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Play ‘Miss Peony’ discusses important themes of family, language, culture and tradition

Written by Michelle Law and directed by La Boîte Theatre’s Creative Director, Courtney Stewart – Miss Peony has just graced the stages of Belvoir Theatre in Sydney on 1st July to 29th July 2023, before heading to Melbourne, Canberra, Wollongong and Geelong, so not only Sydney siders will be able to enjoy this!

Miss Peony is a glitzy, glamorous and slightly-unhinged dive into the world of beauty pageants, featuring projected captions in English, Cantonese and Simplified Chinese simultaneously throughout the show – which is something unique and very awesome as it shows we do not always only need to have our Asian Australian content in English!

Miss Peony tells the story of (via Belvoir Street Theatre-

Lily’s grandmother was a beauty queen back in Hong Kong. She doesn’t care that times have changed and that Lily lives in a new country and a new century. She realises that Lily’s caught between worlds, and prods her to enter the Chinese community beauty pageant, the highly competitive Miss Peony. She won’t take no for an answer. And to make matters worse, she’s a ghost.”

The cast also includes Gabrielle Chan (SBS’s Hungry Ghosts, STC’s Chimerica), Jing Xuan-Chan (SBS’s The Family Law), Mabel Li (SBS’s The Tailings), Charles Wu (Jasper Jones, The Cherry Orchard), Shirong Wu (Cursed!) and Michelle Law herself. Just reading about this play is quite exciting, as it touches on many issues including family, traditions, culture, language and identity. All are actually very universal themes, being seen through an Asian Australian lens, so all audiences of different cultural backgrounds will be able to enjoy this play for sure.

In a recent interview with Being Asian Australian, Gabrielle Chan, Jing Xuan-Chan, Mabel Li and Shirong Wu spoke about their journeys in being part of the cast for this production. Each actor has a bubbly and upbeat personality, despite the fact the interview was held on a morning during rehearsals.

From left to right – Mabel Li, Jing Xuan-Chan, Shirong Wu and Gabrielle Chan during the interview

In any case, both Mabel Li (who plays Sabrina) and Jing Xuan-Chan (who plays Marcy) shared some thoughts on their characters and how similar or different they are from their characters and vice versa. To be able to relate and identify with the character being played is important for the actor as that is how emotions and raw mannerisms are detected and it is the way to create a layered character and not one which is one dimensional.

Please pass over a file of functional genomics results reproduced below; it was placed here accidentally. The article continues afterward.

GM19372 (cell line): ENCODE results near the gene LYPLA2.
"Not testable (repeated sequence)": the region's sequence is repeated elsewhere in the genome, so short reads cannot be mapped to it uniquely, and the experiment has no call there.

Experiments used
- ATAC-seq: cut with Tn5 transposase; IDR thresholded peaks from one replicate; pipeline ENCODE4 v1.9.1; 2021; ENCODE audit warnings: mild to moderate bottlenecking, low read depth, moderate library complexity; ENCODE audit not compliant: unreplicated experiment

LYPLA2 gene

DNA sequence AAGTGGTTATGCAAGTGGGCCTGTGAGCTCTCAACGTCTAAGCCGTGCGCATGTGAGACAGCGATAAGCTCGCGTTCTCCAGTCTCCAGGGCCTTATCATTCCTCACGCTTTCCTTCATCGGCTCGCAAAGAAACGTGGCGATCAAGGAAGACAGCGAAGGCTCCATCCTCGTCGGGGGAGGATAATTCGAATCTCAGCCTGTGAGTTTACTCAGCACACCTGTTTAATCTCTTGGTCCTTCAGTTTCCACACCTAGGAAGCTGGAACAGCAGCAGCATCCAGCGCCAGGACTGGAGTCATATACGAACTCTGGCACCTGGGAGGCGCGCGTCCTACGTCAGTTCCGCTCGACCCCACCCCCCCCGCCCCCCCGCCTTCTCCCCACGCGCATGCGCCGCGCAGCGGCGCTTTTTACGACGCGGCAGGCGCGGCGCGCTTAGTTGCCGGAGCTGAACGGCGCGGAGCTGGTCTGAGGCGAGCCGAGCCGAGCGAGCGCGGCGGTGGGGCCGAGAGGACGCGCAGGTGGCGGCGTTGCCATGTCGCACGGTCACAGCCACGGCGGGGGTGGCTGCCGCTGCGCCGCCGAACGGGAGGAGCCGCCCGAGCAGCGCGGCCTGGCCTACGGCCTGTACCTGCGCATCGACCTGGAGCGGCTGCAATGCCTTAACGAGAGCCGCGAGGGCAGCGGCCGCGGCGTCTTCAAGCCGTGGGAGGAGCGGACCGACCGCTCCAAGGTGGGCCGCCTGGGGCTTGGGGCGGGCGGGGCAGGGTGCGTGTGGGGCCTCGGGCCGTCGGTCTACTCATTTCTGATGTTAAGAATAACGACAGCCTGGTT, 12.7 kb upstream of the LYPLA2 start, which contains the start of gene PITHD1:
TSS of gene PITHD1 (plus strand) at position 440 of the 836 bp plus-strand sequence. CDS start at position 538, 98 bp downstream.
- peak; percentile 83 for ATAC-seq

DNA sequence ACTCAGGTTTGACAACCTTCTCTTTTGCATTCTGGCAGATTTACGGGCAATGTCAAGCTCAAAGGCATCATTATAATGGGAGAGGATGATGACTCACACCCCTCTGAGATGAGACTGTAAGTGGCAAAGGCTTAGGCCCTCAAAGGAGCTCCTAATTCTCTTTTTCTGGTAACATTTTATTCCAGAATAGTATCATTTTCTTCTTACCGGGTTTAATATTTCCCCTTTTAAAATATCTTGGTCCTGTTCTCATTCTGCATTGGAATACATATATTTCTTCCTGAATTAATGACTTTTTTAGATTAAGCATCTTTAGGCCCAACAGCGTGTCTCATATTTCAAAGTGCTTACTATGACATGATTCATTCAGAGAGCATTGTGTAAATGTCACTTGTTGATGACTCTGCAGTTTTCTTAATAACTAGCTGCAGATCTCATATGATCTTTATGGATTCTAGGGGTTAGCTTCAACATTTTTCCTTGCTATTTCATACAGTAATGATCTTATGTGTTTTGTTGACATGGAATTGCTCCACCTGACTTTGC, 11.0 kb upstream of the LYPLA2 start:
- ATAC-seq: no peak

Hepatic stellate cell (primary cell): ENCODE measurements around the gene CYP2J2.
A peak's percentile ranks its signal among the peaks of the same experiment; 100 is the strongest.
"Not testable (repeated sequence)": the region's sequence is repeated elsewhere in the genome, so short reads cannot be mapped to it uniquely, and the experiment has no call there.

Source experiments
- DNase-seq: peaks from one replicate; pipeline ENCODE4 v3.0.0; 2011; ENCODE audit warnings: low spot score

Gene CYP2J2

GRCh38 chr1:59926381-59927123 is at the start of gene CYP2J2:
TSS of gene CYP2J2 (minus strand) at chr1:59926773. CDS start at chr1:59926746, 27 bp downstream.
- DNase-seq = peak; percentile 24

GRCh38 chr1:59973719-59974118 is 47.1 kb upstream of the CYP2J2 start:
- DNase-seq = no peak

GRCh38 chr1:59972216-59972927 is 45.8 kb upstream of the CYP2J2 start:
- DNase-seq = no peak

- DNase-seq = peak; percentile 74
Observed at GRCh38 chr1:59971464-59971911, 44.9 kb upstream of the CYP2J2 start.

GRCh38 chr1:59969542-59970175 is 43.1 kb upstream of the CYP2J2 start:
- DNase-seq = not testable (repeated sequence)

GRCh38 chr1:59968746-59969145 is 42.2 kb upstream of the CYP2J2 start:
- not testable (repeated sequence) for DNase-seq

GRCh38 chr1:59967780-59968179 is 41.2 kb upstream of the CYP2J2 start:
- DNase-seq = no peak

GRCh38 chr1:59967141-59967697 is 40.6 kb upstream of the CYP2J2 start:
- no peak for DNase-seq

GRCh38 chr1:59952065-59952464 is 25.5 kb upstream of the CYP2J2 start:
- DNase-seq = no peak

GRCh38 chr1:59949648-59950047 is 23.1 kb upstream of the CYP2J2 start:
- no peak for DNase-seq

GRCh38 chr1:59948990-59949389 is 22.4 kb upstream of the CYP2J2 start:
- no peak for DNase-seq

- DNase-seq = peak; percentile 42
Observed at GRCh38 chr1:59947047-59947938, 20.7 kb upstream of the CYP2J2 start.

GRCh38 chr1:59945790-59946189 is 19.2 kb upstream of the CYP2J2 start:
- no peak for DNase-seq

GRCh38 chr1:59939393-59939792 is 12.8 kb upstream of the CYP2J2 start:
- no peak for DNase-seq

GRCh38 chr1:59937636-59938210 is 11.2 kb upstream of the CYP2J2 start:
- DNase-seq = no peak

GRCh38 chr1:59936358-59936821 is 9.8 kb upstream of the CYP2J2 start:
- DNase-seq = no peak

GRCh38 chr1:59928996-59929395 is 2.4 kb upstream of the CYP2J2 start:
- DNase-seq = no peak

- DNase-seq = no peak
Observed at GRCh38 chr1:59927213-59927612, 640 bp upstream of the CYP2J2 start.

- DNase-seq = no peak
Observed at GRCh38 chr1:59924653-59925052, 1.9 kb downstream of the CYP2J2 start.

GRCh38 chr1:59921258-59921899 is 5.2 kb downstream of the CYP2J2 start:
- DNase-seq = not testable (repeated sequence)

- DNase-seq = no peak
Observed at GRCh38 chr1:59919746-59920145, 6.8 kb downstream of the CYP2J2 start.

“I play Sabrina, who I guess is kind of an archetype. This question is hard for me to explain, but I guess I injected a lot of things from my own upbringing into playing Sabrina. Like me, Sabrina is a young Asian Australian woman, who likes to works and plays hard and is also very academic inclined – she is kind of like what we call in Australia an LG (Little Girl) which is equivalent to an ABG (Asian Baby Girl) who parties hard and works hard. Thought in real life I am no LG, but I definitely grew up amongst all that, so I guess I have injected my observations on LGs my character”, Li said.

“My character in the play is Marcy, who is quite business minded and ambitious. I think she is the type of person who has the eye on the prize and changes the competition. I think there is a bit of me in Marcy in that we are both very ambitious – though I would say Marcy is more to the extreme. One thing we do share is our connection to family. I have a strong connection and so does she”, Xuan-Chan mentioned.

In addition to being about a beauty pageant, there is a strong spiritual element to Miss Peony. Gabrielle Chan plays Adeline, who is a typical matriarchal grandmother or poh poh to Lily (played by Michelle Law). She wants her granddaughter to reach heights she never reached when she was young and a beauty queen back in Hong Kong, so she pushes her hard. What makes Adeline multi-dimensional is that she is from the afterlife – yes she has come back to encourage her granddaughter Lily as a ghost. The question of how and what she does to get into such a complex role was posed to Chan who mentioned that due to her age being older than the other actors she grew up in believing in the spiritual world and the afterlife, and this deep understanding helped her in playing Adeline.